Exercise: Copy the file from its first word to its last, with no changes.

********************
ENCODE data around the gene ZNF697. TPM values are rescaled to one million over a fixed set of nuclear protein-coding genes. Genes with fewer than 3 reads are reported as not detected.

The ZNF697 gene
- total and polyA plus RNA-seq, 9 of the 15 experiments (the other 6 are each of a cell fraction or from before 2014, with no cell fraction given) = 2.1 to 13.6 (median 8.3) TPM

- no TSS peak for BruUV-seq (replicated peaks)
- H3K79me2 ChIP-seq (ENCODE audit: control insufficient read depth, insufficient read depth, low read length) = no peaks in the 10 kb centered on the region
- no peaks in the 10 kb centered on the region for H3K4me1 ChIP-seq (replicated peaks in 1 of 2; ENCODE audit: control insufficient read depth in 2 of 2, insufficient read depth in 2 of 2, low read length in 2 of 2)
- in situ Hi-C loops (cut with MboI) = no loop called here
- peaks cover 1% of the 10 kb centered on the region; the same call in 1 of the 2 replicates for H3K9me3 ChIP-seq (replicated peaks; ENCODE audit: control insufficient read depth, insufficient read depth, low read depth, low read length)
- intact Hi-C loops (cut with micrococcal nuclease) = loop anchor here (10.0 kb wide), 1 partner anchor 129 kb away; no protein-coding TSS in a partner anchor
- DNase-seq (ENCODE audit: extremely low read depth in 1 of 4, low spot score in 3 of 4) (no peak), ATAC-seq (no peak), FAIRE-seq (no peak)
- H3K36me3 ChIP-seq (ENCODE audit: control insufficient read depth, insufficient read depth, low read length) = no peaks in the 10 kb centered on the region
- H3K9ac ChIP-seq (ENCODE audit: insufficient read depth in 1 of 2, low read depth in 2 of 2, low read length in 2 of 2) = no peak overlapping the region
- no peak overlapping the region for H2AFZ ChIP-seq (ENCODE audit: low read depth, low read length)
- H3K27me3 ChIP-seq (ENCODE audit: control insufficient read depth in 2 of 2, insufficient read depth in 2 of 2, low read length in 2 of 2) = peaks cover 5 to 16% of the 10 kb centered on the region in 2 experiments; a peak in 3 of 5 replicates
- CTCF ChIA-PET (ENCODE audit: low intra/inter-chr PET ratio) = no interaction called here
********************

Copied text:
ENCODE data around the gene ZNF697. TPM values are rescaled to one million over a fixed set of nuclear protein-coding genes. Genes with fewer than 3 reads are reported as not detected.

The ZNF697 gene
- total and polyA plus RNA-seq, 9 of the 15 experiments (the other 6 are each of a cell fraction or from before 2014, with no cell fraction given) = 2.1 to 13.6 (median 8.3) TPM

- no TSS peak for BruUV-seq (replicated peaks)
- H3K79me2 ChIP-seq (ENCODE audit: control insufficient read depth, insufficient read depth, low read length) = no peaks in the 10 kb centered on the region
- no peaks in the 10 kb centered on the region for H3K4me1 ChIP-seq (replicated peaks in 1 of 2; ENCODE audit: control insufficient read depth in 2 of 2, insufficient read depth in 2 of 2, low read length in 2 of 2)
- in situ Hi-C loops (cut with MboI) = no loop called here
- peaks cover 1% of the 10 kb centered on the region; the same call in 1 of the 2 replicates for H3K9me3 ChIP-seq (replicated peaks; ENCODE audit: control insufficient read depth, insufficient read depth, low read depth, low read length)
- intact Hi-C loops (cut with micrococcal nuclease) = loop anchor here (10.0 kb wide), 1 partner anchor 129 kb away; no protein-coding TSS in a partner anchor
- DNase-seq (ENCODE audit: extremely low read depth in 1 of 4, low spot score in 3 of 4) (no peak), ATAC-seq (no peak), FAIRE-seq (no peak)
- H3K36me3 ChIP-seq (ENCODE audit: control insufficient read depth, insufficient read depth, low read length) = no peaks in the 10 kb centered on the region
- H3K9ac ChIP-seq (ENCODE audit: insufficient read depth in 1 of 2, low read depth in 2 of 2, low read length in 2 of 2) = no peak overlapping the region
- no peak overlapping the region for H2AFZ ChIP-seq (ENCODE audit: low read depth, low read length)
- H3K27me3 ChIP-seq (ENCODE audit: control insufficient read depth in 2 of 2, insufficient read depth in 2 of 2, low read length in 2 of 2) = peaks cover 5 to 16% of the 10 kb centered on the region in 2 experiments; a peak in 3 of 5 replicates
- CTCF ChIA-PET (ENCODE audit: low intra/inter-chr PET ratio) = no interaction called here